Alberta's recall bill sets different rules for municipal, school board officials and MLAs
Bill 52 first in Canada to include school trustees, mayors, reeves and councillors in recall law
New proposed legislation would allow Albertans to recall municipal politicians and school trustees, in addition to MLAs, making it a Canadian first.
But Bill 52, the Recall Act, proposes fewer steps for voters to fire school trustees, councillors, mayors and reeves than their provincial representatives, by not including a provision for a recall vote.
Under the bill, which was introduced Monday, a voter who wants to recall their MLA has 60 days to collect signatures from 40 per cent of eligible voters in that constituency.
If the petition is successful, then a recall vote must be held to determine if the MLA loses his or her seat. Recalling an MLA would trigger a byelection.
The process for municipal officials and school trustees doesn't include a recall vote.
For councillors, mayors and reeves, the chief administrative officer of a municipality would be able to declare them removed at the next council meeting upon receipt of a successful petition.
For school trustees, the petition would go to the secretary of the school board.
Broadly, councillor recall petitions would require signatures of 40 per cent of eligible voters that represent 40 per cent of the population of a ward or of a municipality.
WATCH | Alberta introduces elected-official recall legislation:
School trustee recall petitions would require signatures from 40 per cent of the eligible voters in a school division or ward. Petitioners would get 120 days to collect signatures to give the school district time for a census to determine how many voters they have.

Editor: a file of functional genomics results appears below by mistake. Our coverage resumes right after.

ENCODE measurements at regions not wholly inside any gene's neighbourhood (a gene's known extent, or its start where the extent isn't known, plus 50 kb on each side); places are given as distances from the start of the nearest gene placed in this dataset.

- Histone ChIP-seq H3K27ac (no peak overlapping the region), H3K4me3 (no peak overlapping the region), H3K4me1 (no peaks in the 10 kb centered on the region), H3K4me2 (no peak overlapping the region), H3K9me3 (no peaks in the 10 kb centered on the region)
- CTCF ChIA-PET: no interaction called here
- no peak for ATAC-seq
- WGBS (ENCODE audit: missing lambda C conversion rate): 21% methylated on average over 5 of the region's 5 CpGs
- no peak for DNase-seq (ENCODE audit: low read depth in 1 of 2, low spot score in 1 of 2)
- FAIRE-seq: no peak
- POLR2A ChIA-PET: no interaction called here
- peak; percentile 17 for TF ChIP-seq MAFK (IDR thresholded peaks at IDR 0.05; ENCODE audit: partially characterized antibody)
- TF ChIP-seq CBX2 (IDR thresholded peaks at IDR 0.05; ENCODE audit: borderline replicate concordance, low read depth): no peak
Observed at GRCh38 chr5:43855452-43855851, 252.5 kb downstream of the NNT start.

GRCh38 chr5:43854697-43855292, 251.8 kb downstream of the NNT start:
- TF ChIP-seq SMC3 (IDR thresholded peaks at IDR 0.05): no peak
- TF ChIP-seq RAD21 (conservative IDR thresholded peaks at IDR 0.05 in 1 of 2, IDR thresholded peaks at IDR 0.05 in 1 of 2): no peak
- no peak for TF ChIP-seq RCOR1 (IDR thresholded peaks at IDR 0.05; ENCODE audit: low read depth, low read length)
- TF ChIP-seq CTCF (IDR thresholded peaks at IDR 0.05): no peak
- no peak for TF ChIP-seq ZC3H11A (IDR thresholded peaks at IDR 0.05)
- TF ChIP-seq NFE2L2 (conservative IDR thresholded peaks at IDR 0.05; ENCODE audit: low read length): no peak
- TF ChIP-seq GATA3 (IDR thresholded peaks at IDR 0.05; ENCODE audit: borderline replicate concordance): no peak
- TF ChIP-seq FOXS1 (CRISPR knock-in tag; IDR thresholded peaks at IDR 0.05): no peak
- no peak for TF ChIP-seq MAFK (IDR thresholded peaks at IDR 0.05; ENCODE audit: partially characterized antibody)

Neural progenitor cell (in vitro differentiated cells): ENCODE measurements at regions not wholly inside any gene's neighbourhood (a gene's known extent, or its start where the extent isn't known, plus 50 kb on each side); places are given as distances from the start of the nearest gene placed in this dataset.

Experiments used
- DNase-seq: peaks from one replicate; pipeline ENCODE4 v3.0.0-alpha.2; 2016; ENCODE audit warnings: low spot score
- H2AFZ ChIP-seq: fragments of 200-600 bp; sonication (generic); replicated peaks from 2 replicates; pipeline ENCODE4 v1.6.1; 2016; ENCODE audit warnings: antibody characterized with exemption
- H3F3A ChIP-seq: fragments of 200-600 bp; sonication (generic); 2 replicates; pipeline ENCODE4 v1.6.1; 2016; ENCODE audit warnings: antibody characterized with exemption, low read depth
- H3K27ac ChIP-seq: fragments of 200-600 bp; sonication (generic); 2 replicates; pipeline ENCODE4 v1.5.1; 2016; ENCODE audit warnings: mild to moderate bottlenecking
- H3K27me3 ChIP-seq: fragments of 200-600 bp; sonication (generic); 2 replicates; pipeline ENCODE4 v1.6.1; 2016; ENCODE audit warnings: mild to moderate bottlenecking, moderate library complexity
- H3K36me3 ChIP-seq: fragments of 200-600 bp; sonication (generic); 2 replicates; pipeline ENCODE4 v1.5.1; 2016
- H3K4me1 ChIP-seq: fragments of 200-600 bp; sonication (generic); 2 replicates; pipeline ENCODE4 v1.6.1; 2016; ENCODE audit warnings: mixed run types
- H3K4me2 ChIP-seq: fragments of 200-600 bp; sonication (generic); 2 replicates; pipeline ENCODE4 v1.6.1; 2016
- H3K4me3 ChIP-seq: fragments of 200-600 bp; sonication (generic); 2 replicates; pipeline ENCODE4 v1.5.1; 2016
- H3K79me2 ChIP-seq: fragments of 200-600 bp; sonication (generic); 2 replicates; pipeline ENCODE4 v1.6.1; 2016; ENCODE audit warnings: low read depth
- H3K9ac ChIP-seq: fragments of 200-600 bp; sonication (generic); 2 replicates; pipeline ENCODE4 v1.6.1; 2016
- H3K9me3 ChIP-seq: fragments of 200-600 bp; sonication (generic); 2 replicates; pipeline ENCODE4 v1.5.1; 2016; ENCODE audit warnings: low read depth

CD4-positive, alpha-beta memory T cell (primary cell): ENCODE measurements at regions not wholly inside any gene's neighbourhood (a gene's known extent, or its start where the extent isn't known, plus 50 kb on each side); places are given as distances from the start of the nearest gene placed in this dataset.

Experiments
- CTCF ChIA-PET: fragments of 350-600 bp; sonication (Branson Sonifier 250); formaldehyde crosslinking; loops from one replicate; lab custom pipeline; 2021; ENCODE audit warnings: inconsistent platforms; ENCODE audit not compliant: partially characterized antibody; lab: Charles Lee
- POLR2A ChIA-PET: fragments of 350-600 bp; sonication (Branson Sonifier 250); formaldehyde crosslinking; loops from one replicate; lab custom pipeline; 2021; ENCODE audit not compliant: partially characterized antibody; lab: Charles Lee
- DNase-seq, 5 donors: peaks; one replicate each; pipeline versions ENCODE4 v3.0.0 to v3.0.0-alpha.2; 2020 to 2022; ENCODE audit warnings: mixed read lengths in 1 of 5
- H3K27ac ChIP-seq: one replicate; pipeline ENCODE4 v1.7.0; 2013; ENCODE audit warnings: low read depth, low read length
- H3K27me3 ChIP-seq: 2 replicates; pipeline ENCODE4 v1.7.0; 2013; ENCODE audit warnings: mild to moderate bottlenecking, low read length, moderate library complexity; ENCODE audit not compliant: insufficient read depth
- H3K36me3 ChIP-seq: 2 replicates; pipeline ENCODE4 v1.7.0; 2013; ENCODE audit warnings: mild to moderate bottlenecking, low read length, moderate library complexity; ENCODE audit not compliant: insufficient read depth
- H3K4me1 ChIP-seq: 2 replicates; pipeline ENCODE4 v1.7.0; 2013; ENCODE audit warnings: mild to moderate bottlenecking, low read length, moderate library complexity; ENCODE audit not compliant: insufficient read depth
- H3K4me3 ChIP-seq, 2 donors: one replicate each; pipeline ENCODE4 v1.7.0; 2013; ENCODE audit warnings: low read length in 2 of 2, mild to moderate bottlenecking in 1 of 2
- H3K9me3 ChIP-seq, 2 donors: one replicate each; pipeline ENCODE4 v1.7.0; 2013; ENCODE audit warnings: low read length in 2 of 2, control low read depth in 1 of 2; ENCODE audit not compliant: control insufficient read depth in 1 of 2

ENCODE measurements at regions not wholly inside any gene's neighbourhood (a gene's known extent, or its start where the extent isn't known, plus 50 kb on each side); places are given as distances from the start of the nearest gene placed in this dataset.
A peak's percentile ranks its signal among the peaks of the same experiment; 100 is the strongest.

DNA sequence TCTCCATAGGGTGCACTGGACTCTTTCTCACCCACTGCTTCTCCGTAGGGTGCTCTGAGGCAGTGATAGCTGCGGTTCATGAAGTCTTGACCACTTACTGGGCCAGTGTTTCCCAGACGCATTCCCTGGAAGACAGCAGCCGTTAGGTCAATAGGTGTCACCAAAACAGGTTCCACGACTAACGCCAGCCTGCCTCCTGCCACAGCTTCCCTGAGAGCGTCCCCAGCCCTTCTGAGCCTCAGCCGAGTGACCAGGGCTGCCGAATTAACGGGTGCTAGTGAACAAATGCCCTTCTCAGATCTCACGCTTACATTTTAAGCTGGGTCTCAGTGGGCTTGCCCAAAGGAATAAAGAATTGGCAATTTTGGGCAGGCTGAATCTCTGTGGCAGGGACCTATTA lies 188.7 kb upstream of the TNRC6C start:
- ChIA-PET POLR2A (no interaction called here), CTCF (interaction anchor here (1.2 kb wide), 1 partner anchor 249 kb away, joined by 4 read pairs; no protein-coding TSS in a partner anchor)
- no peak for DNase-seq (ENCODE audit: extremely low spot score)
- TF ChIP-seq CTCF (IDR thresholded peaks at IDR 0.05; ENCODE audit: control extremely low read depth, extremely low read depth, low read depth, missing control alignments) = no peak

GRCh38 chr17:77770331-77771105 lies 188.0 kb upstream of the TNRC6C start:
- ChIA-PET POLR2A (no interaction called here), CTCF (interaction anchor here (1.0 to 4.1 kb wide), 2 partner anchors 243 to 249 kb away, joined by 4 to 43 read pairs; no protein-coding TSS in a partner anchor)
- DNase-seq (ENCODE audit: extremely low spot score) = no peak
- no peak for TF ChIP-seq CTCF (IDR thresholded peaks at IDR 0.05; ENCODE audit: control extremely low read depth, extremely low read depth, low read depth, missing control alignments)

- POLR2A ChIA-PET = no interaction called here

Justice Minister Kaycee Madu said the difference is due to the legislation that governs school districts and municipalities. He said the provincial government also has more capacity to hold a recall vote.
"We have more work, more capacity, the recognition that at that particular level, the chief electoral officer has got more resources at his disposal to be able to administer those elections," Madu said Monday.
An MLA could only be recalled once in a term, after the 18-month period following an election, or up to six months before the next election.
For local officials, the recall period starts 18 months after the election and ends on Jan. 1 of an election year. Local elections are held in October, every four years.
British Columbia has had recall legislation for MLAs since 1995. Since then, there have been 26 recall petitions. Only six were submitted to Elections B.C.
Five weren't approved. The sixth petition was in the process of being verified when the member in question resigned.
Edmonton-Manning MLA Heather Sweet, the NDP critic for democratic reform, said the bill does nothing to help Alberta's post-pandemic recovery. She said it appears to be unworkable.
"This bill imposes a series of hurdles so high that it becomes virtually impossible to use in the real world," Sweet said.
If passed, Bill 52 is expected to come into effect later this year. The next Alberta election will be held in the spring of 2023.
Regulations have to be written before the bill comes into effect. Sweet said she hopes Kenney wouldn't delay implementation while his poll numbers continued to drag.
To encourage thoughtful and respectful conversations, first and last names will appear with each submission to CBC/Radio-Canada's online communities (except in children and youth-oriented communities). Pseudonyms will no longer be permitted.
By submitting a comment, you accept that CBC has the right to reproduce and publish that comment in whole or in part, in any manner CBC chooses. Please note that CBC does not endorse the opinions expressed in comments. Comments on this story are moderated according to our Submission Guidelines. Comments are welcome while open. We reserve the right to close comments at any time.
Become a CBC Account Holder
Join the conversation Create account
Already have an account?